Assunta Hunter is a medical anthropologist with a particular interest in traditional medicine. Her doctoral research was a multi-sited ethnography of the traditional medicine community in Chiang Mai province in Northern Thailand. Her interest in the creation and transmission of indigenous knowledges drew her to explore the modernization of traditional medicine education in Thailand. She has broad interests in the social and political history of Asian countries and her approach to anthropological studies draws in a multi-disciplinary perspective including public health, sociology and multi-sited ethnography.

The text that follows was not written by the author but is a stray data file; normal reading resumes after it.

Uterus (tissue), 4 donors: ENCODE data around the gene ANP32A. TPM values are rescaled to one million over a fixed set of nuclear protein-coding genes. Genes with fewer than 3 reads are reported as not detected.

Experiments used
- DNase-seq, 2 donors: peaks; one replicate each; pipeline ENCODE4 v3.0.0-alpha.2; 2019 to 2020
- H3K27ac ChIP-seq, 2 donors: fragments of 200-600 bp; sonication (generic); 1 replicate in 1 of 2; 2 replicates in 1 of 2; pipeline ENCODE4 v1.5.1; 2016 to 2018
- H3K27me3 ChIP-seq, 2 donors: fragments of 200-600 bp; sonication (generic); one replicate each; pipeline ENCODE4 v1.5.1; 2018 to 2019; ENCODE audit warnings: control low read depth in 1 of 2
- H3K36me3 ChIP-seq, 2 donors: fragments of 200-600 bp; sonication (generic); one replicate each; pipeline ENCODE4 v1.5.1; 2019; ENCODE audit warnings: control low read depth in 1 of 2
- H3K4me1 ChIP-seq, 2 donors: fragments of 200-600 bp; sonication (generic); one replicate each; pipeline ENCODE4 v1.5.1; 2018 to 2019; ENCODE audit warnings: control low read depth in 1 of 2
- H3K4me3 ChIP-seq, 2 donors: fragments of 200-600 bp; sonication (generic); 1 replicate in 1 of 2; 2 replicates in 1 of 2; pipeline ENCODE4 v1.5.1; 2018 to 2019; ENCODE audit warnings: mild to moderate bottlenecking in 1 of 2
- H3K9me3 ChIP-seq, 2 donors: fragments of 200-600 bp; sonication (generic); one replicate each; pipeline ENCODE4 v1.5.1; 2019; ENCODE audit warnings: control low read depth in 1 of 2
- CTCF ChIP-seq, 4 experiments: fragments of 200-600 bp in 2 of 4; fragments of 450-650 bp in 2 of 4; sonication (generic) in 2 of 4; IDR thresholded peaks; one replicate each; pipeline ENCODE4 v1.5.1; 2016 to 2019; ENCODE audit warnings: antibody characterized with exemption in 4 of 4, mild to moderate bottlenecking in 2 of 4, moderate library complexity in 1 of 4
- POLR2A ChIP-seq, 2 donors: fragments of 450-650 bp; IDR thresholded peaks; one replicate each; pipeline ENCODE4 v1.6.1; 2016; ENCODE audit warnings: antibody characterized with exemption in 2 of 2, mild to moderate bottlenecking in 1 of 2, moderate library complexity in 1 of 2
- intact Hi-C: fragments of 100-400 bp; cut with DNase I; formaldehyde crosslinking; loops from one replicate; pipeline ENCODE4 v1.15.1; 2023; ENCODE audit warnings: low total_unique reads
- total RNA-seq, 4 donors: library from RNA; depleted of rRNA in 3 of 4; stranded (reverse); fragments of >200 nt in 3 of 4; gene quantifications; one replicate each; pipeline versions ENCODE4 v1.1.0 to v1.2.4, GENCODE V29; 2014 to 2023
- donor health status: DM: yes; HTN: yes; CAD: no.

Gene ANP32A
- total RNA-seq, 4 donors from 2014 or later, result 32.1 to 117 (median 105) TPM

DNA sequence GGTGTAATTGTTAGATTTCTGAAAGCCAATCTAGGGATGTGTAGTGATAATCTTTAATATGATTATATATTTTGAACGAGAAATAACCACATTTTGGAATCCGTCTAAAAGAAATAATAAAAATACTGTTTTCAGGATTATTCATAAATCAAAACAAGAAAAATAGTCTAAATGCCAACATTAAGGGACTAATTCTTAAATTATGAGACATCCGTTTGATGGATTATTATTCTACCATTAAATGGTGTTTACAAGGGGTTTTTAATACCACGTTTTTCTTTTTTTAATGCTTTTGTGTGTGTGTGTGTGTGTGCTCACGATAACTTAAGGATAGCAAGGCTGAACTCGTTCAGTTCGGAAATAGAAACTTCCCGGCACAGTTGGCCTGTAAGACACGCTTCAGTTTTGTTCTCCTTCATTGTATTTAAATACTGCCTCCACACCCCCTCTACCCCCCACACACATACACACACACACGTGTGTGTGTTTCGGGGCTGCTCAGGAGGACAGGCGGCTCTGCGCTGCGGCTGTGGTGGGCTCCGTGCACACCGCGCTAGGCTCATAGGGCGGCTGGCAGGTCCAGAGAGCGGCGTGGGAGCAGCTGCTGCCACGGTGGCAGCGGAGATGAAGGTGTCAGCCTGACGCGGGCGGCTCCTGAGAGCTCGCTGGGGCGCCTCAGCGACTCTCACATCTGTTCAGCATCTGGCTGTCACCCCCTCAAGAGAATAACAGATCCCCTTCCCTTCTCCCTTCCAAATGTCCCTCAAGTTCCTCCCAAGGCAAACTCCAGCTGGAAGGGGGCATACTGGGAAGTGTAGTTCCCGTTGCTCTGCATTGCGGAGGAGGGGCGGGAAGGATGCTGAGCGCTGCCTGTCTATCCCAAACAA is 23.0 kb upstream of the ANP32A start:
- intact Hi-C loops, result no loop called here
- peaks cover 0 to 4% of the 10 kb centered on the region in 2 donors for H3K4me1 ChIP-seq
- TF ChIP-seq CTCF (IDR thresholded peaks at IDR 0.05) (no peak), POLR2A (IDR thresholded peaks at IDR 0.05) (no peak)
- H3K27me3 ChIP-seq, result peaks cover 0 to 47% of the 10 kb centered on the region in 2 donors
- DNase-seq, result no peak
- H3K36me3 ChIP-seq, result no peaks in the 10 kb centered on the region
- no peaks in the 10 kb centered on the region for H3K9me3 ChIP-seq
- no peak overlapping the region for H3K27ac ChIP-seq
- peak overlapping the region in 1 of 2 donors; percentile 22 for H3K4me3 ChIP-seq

In her work over the last decade she has joined a variety of social health research projects about ethics and the use of digital data, the mapping of future influenza pandemics and most recently a number of community-based participatory studies of the multiple sclerosis community including the impacts of depression, smoking and natural disasters on people living with multiple sclerosis. She has particular skill as a qualitative researcher and enjoys working with vulnerable populations. She has done research work with Indigenous populations in remote Australia, in refugee health and with traditional medicine practitioners in in Northern Thailand.